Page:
The Soviet satellite states were Yugoslavia, Albania, Czechoslovakia, East Germany, Poland, Romania and Hungary. These were called satellite states because they bordered Russia, and while the nations were technically independent, they were under Soviet control.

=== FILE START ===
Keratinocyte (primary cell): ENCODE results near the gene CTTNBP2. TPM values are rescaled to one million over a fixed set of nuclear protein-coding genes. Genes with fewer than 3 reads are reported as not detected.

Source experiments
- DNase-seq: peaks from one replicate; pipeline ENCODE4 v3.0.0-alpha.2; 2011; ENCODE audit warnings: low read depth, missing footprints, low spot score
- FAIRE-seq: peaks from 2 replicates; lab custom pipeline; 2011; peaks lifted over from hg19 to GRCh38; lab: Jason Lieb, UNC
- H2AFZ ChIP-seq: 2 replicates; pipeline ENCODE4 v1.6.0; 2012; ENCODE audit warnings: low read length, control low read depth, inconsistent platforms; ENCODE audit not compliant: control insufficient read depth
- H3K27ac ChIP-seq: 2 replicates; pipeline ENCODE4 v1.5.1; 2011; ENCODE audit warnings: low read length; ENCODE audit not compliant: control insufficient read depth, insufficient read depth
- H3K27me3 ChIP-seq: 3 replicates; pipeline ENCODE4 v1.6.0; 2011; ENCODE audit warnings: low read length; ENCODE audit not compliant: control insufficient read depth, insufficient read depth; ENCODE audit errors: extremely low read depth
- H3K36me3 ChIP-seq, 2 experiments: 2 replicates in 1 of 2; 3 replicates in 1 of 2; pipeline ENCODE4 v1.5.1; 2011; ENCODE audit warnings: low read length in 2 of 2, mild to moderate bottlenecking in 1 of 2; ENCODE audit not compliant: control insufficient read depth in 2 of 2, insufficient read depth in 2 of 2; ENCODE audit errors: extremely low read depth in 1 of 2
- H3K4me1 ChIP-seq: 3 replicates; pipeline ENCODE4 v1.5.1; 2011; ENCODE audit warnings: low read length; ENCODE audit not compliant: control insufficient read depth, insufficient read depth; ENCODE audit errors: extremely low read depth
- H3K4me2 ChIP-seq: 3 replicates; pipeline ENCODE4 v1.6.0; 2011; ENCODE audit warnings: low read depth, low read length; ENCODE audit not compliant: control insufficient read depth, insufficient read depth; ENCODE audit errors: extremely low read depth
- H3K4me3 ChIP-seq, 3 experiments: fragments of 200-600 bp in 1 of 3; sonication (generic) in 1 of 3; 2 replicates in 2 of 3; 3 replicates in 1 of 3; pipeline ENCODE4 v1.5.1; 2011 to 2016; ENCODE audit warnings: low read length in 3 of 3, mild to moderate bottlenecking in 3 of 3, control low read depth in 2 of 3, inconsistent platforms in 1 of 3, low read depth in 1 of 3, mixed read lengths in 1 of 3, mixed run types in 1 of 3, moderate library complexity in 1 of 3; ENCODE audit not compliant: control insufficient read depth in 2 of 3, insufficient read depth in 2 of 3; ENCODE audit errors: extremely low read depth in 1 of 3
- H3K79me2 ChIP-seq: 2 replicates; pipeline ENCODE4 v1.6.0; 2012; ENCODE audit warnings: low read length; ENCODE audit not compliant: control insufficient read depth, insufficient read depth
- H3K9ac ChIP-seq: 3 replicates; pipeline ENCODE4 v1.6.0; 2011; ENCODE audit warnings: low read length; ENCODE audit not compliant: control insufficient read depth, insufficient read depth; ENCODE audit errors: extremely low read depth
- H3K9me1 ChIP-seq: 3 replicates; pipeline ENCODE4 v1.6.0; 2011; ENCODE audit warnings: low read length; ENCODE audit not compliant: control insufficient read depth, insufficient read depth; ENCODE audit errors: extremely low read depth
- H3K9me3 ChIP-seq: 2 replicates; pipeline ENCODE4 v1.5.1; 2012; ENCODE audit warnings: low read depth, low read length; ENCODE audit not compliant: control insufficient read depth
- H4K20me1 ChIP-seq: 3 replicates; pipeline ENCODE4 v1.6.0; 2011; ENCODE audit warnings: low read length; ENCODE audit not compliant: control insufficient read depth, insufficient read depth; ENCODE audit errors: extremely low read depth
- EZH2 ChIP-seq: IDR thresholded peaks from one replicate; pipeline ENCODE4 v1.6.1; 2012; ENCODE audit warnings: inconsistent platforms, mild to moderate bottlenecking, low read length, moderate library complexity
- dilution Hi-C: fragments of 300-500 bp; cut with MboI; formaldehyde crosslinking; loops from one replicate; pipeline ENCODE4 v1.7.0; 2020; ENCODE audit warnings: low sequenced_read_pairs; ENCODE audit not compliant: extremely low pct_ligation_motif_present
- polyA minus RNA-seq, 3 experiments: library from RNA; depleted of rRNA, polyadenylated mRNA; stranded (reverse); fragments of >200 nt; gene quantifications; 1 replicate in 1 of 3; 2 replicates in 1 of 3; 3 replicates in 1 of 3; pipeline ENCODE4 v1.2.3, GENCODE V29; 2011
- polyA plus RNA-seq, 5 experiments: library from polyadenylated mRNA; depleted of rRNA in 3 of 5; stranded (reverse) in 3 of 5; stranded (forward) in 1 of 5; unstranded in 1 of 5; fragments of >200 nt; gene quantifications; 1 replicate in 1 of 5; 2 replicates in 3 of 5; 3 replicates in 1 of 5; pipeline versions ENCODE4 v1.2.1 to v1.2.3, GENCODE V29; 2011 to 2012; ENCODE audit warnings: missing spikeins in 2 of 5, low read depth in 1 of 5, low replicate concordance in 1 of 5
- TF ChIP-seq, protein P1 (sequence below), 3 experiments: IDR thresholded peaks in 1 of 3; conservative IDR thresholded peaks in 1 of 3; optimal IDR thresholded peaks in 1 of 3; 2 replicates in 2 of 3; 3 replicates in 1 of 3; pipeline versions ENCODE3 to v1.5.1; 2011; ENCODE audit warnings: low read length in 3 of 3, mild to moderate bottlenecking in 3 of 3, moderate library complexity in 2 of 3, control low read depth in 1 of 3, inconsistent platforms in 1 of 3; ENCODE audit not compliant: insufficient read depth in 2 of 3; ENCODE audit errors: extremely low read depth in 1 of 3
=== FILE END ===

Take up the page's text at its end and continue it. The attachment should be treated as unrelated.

Soviet expansion began in 1943 with a treaty between Germany and Russia that outlined the division of Poland between the two countries. Control of Czechoslovakia was gained through political means, including the assassination of the leading non-communist government official. Although Stalin had agreed in 1945 to relinquish control of occupied European nations, the withdrawal never happened and pro-communist governments were set into place. At the end of World War II, Germany was divided in half, with the Soviets controlling the eastern side. The Soviets tried to drive the Western powers from the city of Berli, by blockading it in an effort to starve out the citizens inside the city. The West responded by flying aid to the Germans to ensure a Western foothold remained in Germany to challenge the Soviet expansion. While this effort was a success it represented a complete deterioration of relationships between the East and the West. NATO was founded after the events in Germany. Collectively, Soviet satellite states were called the Eastern Bloc.